Cloud Foundry Task with dotnet app

We’re investigating the CF run-task command from the cli. This is used to execute tasks that run to completion, like database migrations or print something to the console 😉

Hello console

We’ve created a new console project. The main function will print the first command-line argument. Everybody is familiar with “hello world“.

The key to getting this to work on Cloud Foundry is the manifest.yml:

applications:
- name: hellotaskworld
  path: bin/Debug/netcoreapp2.0/
  instances: 0
  memory: 256M
  no-route: true
  buildpacks: dotnet_core_buildpack

instances: 0 makes sure the container is not started. It would crash-and-burn since the application exits after it prints to the console. Cloud Foundry wants to have continuously running applications like a webapp.
no-route: true binds no route to the application. It cannot serve web requests.
path: bin/Debug/netcoreapp2.0/ together with buildpacks: dotnet_core_buildpack pushes the assembly and leaves the dotnet runtime in the container

After a CF PUSH we can run the application with the CLI:

cf run-task hellotaskworld "dotnet ./HelloTaskWorld.dll eric" --name hello-eric-task
cf tasks hellotaskworld
id   name             state      command
3    hello-eric-task  SUCCEEDED  dotnet ./HelloTaskWorld.dll eric

To get the console output we request the logs

cf logs hellotaskworld --recent
[CELL/0] OUT Creating container
[CELL/0] OUT Successfully created container
[APP/TASK/hello-eric-task/0] OUT Hello eric!
[APP/TASK/hello-eric-task/0] OUT Exit status 0
[CELL/0] OUT Stopping instance 1dc5766e-f3f4-4b0d-9332-e1e761db911d
[CELL/0] OUT Destroying container
[CELL/0] OUT Successfully destroyed container

Success! We’ve send our message to Cloud Foundry.

Hello web

What about web applications? We will be deploying our website to Cloud Foundry and want our hello eric (or database migration, file cleanup, backups, …) to be run from that application.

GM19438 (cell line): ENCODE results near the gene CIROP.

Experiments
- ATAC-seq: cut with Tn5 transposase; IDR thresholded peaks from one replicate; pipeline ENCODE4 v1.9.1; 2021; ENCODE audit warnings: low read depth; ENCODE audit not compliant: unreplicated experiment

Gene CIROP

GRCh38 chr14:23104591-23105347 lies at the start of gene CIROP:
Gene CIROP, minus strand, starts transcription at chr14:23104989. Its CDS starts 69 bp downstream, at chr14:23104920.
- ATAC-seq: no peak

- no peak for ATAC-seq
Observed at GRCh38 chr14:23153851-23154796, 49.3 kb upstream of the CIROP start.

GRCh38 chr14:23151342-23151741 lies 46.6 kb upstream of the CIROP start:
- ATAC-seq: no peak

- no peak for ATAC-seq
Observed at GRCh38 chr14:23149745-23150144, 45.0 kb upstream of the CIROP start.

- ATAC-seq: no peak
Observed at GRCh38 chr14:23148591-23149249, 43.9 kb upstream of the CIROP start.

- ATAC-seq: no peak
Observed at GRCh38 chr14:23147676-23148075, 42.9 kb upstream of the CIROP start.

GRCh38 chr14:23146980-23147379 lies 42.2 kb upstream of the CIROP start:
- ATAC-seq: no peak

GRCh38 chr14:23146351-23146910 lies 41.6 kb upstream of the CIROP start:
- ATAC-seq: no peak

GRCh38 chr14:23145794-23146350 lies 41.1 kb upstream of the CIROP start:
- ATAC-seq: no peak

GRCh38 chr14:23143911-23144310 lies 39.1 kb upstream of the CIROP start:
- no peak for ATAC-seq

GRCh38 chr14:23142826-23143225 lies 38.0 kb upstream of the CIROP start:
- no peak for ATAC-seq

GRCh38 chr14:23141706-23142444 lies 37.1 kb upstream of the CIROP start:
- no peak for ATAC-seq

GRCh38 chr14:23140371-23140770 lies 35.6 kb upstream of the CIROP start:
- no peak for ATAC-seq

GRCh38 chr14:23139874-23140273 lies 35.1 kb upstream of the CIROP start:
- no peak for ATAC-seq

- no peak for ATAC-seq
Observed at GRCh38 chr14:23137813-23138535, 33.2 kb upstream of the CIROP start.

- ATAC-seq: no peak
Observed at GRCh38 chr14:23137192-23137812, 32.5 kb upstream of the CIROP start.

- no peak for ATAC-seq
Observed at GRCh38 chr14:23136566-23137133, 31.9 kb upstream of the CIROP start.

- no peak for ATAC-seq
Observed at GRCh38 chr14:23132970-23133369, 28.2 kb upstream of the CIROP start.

With dotnet core the starting point of a web application is again the Main function. We can check the command-line arguments for our custom tokens.
❗ warning ❗ Cloud Foundry uses command-line arguments to configure the application: ./websitename –server.urls http://0.0.0.0:1234. Make sure your argument name is different/unique.

public static void Main(string[] args) {
    if (args[0] != "--name") {
        BuildWebHost(args).Run();
    } else {
        // start task and print to console
        Console.WriteLine($"Hello {args[1]}");
    }
}

The manifest is very simple since the main use case is a web application.

applications:
- name: webwithtask
  instances: 1
  memory: 256M

After a CF PUSH we can run the application with the CLI. The location of the assembly we got from the logging of the PUSH which shows the command to run

type:            web
instances:       1/1
memory usage:    256M
start command:   cd ${DEPS_DIR}/0/dotnet_publish && ./WebWithTask --server.urls http://0.0.0.0:${PORT}
     state     since                  cpu    memory         disk           details
#0   running   2019-09-06T10:24:32Z   0.0%   156K of 256M   104.2M of 1G   

Now we can start the task by adding the –name parameter to get to the else branch in the main function.

cf run-task webwithtask "cd /home/vcap/deps/0/dotnet_publish && ./WebWithTask --name eric" --name hello-eric-task
cf tasks webwithtask
id   name             state      command
1    hello-eric-task  SUCCEEDED  cd /home/vcap/deps/0/dotnet_publish && ./WebWithTask --name eric

To get the console output we request the logs

cf logs webwithtask --recent
[CELL/0] OUT Creating container
[CELL/0] OUT Successfully created container
[APP/TASK/hello-eric-task/0] OUT Hello eric
[APP/TASK/hello-eric-task/0] OUT Exit status 0
[CELL/0] OUT Stopping instance 12af1740-dec5-4975-96a8-85713102045d
[CELL/0] OUT Destroying container
[CELL/0] OUT Successfully destroyed container

Success! We’ve send our message to Cloud Foundry.

References

https://docs.cloudfoundry.org/devguide/using-tasks.html
https://github.com/cloudfoundry/dotnet-core-buildpack/issues/163
https://dotnet-cookbook.cfapps.io/core/app-startup-tasks/

About erictummers

Working in a DevOps team is the best thing that happened to me. I like challenges and sharing the solutions with others. On my blog I’ll mostly post about my work, but expect an occasional home project, productivity tip and tooling review.
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